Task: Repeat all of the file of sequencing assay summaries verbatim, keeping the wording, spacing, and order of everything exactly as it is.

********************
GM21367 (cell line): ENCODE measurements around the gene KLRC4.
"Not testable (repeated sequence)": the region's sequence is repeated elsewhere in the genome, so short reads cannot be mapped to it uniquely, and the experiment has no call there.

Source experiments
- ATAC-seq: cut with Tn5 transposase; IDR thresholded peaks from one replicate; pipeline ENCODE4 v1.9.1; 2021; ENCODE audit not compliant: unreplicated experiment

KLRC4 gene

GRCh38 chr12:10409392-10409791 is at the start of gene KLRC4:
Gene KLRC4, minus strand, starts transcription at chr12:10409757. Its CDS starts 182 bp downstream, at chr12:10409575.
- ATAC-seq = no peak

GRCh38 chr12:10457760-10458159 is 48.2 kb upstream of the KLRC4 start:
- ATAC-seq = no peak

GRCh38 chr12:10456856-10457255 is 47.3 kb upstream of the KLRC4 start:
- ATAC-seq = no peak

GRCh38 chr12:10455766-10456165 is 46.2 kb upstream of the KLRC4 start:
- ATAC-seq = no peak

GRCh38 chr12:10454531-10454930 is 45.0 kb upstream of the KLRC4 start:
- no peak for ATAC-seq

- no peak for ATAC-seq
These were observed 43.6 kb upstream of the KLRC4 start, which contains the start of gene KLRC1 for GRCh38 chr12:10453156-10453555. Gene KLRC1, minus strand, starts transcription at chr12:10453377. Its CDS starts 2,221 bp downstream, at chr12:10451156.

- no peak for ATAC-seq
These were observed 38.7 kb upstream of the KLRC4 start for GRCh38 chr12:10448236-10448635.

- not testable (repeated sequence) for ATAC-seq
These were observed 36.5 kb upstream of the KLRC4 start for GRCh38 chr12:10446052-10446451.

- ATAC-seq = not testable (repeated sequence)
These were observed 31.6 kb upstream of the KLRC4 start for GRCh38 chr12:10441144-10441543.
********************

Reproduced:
GM21367 (cell line): ENCODE measurements around the gene KLRC4.
"Not testable (repeated sequence)": the region's sequence is repeated elsewhere in the genome, so short reads cannot be mapped to it uniquely, and the experiment has no call there.

Source experiments
- ATAC-seq: cut with Tn5 transposase; IDR thresholded peaks from one replicate; pipeline ENCODE4 v1.9.1; 2021; ENCODE audit not compliant: unreplicated experiment

KLRC4 gene

GRCh38 chr12:10409392-10409791 is at the start of gene KLRC4:
Gene KLRC4, minus strand, starts transcription at chr12:10409757. Its CDS starts 182 bp downstream, at chr12:10409575.
- ATAC-seq = no peak

GRCh38 chr12:10457760-10458159 is 48.2 kb upstream of the KLRC4 start:
- ATAC-seq = no peak

GRCh38 chr12:10456856-10457255 is 47.3 kb upstream of the KLRC4 start:
- ATAC-seq = no peak

GRCh38 chr12:10455766-10456165 is 46.2 kb upstream of the KLRC4 start:
- ATAC-seq = no peak

GRCh38 chr12:10454531-10454930 is 45.0 kb upstream of the KLRC4 start:
- no peak for ATAC-seq

- no peak for ATAC-seq
These were observed 43.6 kb upstream of the KLRC4 start, which contains the start of gene KLRC1 for GRCh38 chr12:10453156-10453555. Gene KLRC1, minus strand, starts transcription at chr12:10453377. Its CDS starts 2,221 bp downstream, at chr12:10451156.

- no peak for ATAC-seq
These were observed 38.7 kb upstream of the KLRC4 start for GRCh38 chr12:10448236-10448635.

- not testable (repeated sequence) for ATAC-seq
These were observed 36.5 kb upstream of the KLRC4 start for GRCh38 chr12:10446052-10446451.

- ATAC-seq = not testable (repeated sequence)
These were observed 31.6 kb upstream of the KLRC4 start for GRCh38 chr12:10441144-10441543.